While Prime Minister Julia Gillard seems to have painted herself into a corner on the issue of marriage equality – and that will remain a stumbling block for some time – we are clearly winning the debate within Australian society.
Recent polling by Roy Morgan has shown support for marriage equality at 68 percent, the highest to date, while three out of four Australians accept the issue as an inevitability.
In another step forward, this year’s Census will record for the first time not just same-sex marriages conducted overseas, but the marriage of any couple who believe they are married — whether the laws of Australia recognise their unions or not.
The 2011 Census is also likely to see the largest drop in the number of people identifying themselves as religious in some time after a campaign by the Australian Secular Lobby encouraging those who identify with faith communities for reasons of culture rather than belief to say “not in my name” to conservative church leaders who claim to speak for them.
The opposing camp know they are losing and it has got them rattled. And that desperation will increasingly play out in their actions – and it has begun already.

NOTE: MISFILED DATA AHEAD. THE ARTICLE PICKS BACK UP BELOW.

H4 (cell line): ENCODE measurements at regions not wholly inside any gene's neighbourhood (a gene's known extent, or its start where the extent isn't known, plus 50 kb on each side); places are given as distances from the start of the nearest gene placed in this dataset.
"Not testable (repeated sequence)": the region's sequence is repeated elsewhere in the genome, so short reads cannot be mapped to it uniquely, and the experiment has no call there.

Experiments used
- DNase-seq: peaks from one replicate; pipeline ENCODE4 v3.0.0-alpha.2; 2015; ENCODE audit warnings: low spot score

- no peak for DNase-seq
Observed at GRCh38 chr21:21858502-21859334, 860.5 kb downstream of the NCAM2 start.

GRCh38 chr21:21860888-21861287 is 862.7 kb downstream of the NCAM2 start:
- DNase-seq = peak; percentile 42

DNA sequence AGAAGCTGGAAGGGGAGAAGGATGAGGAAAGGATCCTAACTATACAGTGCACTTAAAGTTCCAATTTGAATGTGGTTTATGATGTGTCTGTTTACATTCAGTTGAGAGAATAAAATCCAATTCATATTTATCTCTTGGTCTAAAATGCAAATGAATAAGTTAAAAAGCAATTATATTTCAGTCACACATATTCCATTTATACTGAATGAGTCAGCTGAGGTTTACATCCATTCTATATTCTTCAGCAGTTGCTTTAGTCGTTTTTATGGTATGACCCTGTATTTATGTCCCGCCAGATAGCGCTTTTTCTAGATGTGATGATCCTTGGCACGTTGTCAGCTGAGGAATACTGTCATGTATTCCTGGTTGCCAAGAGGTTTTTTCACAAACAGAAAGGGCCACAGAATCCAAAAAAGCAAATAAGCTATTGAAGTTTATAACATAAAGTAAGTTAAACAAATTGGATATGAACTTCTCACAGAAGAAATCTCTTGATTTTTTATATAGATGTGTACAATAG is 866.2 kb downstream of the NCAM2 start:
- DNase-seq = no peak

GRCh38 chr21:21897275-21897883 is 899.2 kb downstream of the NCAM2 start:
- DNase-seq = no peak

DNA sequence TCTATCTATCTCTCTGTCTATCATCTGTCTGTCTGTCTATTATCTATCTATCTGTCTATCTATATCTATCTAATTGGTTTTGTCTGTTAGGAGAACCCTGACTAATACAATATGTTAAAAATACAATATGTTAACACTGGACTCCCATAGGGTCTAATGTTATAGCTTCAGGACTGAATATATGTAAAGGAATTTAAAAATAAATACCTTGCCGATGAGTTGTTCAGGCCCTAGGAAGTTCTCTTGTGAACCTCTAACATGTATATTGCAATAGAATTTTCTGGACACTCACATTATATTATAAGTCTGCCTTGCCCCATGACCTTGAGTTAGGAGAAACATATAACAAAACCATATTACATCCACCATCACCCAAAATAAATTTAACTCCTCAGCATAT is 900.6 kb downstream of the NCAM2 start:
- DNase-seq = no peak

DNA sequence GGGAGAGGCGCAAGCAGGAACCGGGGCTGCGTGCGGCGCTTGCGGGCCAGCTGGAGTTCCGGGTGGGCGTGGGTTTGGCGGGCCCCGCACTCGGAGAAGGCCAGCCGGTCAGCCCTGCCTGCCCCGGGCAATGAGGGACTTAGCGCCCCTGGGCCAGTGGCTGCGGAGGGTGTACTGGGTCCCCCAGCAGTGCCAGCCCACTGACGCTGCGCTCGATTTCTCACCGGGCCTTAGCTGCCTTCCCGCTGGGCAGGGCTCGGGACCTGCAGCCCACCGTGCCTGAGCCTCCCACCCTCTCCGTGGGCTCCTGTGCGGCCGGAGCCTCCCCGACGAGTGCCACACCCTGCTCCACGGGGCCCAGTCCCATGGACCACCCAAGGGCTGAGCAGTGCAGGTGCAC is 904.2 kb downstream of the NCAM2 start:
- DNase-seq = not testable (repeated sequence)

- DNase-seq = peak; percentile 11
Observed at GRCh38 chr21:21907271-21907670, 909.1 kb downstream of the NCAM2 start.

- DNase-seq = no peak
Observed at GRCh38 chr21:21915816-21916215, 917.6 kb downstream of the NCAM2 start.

The Australian Family Association and the Marriage Is campaign (whoever they are when they’re at home) have been caught putting the Commonwealth Coat of Arms atop petitions against same-sex marriage — which could well be in breach of the law.
The Australian Christian Lobby’s Jim Wallace is increasingly jumping off the deep end in his public statements — most recently in joining with Loree Rudd in comparing advocates of equality to the Nazis’ secret police, drawing rebuke from Australia’s Jewish community.
And the organisers of the National Marriage Day on August 16 are still telling their followers that MPs will be reporting back to the Parliament on their consultations with constituents on August 17, when it has been known for weeks they report back on the 24th.
It was a big enough ask to get a crowd to Canberra on a week day (don’t these people have jobs?), but with the raison d’etre for the event moved, it must surely take the wind out of their sails.
We know we are winning, but we still need to keep our wits about us. We must not adopt the hubris that the anti-marriage equality camp have shown to date. An animal is most dangerous when it is wounded.
They still have deep pockets, and friends overseas who could well be eying the fight here with a view to throwing resources behind what remains a bulkhead against the flow of reform across the globe.